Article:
Bedford RL and Other Taff Ramblings.
For many years Bedford was the biggest-selling brand among UK commercial vehicle manufacturers, yet it does not exist today. It is hard to understand how General Motors, the brand owners, could let this leading marque fade away from the market and eventually disappear completely. Bedford vehicles originally came from the same stem as Hendon-assembled Chevrolet trucks, production of which transferred to the Vauxhall factory in Luton, along with many GM Hendon staff. The Chevrolets were popular with UK buyers, but their all-British Bedford descendants proved to be even bigger sellers. In only eight years from the launch of the new brand to the outbreak of war in 1939, Bedford became a dominant force in commercial vehicle sales in Britain and overseas. After the Second World War, in which Vauxhall and Bedford made an enormous contribution to the effort, new products were continually developed. Great designs, from the ubiquitous OB buses and CA vans to the S-type Big Bedfords, and their RL 4x4 military versions led on to such iconic vehicles as the TK lorries and VAL buses.
All commercial vehicle manufacturers struggled through a difficult period in the 1970s and a worldwide sales slump in the early 1980s, but Bedford seemed to suffer more than most. Their lightweight coaches stopped selling, and a military truck contract was lost. When their ambitious plan to turn Bedford into a narrowly-focused specialist 4x4 range had to be abandoned, General Motors apparently had no 'Plan B'. They sold the ageing truck range and the Dunstable factory to AWD, but retained the Bedford brand. Without a broad range of trucks and buses carrying the Bedford badge, however, the name was meaningless when attached to a range of Japanese-designed light vans, which were re-badged as Vauxhalls. The story of the meteoric rise of the Bedford brand is told in Auto Review AR106 Bedford Album by Rod Ward, along with its eventual sad demise. Click here for AR106 (Low stocks)
I often reflect on my own contribution to the demise in British manufacturing. Oxford was the last high volume UK producer of diecast vehicles; I made the decision to close that factory in the year 2000. At that time I was truly swimming against the tide and my health was not at its best. I often reflect and wonder what would have happened if I had kept that factory open. I followed my head not my heart, that factory was based in Neath, not far from Swansea. I would still argue today that it was one of the most efficient manufacturing units of diecast vehicles. I would take my daughters horse-riding at 9am each Saturday morning, then we would head off to the factory to check out the production and make sure the machines were still working. We would enter the factory, turn the lights on, there would be components in boxes and trays that had been filled overnight – there were no staff overseeing the production – it was a ‘lights out’ manufacturing facility.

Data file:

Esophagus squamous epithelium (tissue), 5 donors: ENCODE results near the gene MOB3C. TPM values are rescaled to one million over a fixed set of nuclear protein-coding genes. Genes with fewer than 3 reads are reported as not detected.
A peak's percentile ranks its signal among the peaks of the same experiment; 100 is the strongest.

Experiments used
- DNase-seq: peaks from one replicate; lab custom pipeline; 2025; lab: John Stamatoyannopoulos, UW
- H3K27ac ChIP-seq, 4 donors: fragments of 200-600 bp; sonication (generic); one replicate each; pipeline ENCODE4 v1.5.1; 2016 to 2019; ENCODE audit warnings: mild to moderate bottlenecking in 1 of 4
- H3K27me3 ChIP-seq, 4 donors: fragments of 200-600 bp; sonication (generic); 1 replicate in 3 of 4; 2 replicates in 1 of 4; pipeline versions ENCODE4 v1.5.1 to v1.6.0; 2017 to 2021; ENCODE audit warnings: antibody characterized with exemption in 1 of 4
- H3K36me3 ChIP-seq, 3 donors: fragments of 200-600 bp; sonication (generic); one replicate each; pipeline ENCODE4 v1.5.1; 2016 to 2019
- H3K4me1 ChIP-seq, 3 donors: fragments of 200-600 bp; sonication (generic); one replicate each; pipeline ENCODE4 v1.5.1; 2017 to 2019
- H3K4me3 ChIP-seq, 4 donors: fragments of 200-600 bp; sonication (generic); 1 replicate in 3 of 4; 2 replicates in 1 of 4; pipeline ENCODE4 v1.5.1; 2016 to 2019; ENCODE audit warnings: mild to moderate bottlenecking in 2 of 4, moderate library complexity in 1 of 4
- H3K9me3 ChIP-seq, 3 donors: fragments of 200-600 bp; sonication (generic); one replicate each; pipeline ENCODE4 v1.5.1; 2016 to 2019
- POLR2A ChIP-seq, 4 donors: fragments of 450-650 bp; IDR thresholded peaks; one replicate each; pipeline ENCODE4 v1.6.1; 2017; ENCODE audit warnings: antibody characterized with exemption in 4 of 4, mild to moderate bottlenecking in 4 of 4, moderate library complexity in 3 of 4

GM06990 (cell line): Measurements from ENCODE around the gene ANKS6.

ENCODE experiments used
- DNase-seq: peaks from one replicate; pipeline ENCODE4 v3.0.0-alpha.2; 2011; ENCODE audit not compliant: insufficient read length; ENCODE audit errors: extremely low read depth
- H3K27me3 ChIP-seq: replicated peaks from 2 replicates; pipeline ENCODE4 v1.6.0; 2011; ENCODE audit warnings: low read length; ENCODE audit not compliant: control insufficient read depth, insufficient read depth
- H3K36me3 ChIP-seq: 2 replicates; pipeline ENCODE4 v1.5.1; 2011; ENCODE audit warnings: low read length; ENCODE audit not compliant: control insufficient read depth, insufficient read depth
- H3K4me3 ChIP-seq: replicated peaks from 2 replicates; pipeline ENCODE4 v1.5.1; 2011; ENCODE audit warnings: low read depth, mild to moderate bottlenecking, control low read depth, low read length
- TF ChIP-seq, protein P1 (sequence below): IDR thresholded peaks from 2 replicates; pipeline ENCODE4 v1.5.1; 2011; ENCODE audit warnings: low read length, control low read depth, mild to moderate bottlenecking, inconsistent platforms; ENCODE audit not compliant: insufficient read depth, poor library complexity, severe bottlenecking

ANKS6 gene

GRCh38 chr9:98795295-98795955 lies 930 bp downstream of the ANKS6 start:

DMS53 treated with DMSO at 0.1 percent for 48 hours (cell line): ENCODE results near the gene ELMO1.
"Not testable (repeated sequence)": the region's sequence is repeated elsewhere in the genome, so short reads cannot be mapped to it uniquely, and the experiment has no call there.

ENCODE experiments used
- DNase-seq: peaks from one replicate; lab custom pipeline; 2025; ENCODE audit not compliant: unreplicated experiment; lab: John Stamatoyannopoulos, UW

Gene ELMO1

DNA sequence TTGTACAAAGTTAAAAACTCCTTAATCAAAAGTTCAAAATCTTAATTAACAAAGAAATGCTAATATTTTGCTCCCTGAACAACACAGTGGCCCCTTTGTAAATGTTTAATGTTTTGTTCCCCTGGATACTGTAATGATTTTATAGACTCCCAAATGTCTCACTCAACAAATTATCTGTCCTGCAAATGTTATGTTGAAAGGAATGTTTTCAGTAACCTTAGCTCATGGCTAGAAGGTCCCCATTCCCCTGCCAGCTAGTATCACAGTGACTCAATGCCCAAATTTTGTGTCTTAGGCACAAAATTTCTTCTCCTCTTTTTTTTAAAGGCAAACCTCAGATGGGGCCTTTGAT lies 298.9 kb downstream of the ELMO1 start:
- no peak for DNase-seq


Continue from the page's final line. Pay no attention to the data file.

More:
Sometimes on entering the factory we would be disappointed as the red light would be flashing above the Cincinnati 80T injection moulding machine, it was electric and ahead of its time, but contaminated regrind would block the nozzle. It was here as just a 9 year old that Eloise would help me unblock the nozzle. We would draw back the screw, heat up the nozzle and use whatever we could to unblock the feed. Sometimes it could take an hour.
Injection Moulding Process
We would then reset the mould and if I was desperate for the components, we would replace the plastic granules removing all the regrind to give us a 100% chance of running through until Sunday afternoon. I can hear you all asking what would happen when the plastic granules ran out on the Sunday afternoon – the answer is that I would make any excuse I could to visit the factory, I would tell the family I was going swimming to unwind !
Will manufacturing of diecast vehicles ever return to the UK, years ago I would have said no, now I am not so sure. What is important is that we keep developing the engineering talent in the UK, then when the time is right the move can be made.
But enough of my ramblings, the point of this blog is the Oxford Diecast RL which was built by Bedford from the 1950’s/60’s. It was based on the Bedford S Type, which was the civilian offering.
I guess I can't miss the opportunity here of recalling my own childhood and nothing could be better than the Corgi Carrimore (C1101) a truly heavy model, made in times when adding a bit more zinc just made it a whole lot better.
Over 70,000 RL’s were manufactured with the last rolling off the production line in the early 1970s.
The first Oxford release is RAF Kinloss Mountain Rescue livery.
The above being available in October 2022 76RL001
The second livery available late 2022 is the 76RL002 Bedford RL58 Company RASC Cyprus.
First shots showing some additional parts.
Design Cell for 76RL001
That all for now I think it time for TT.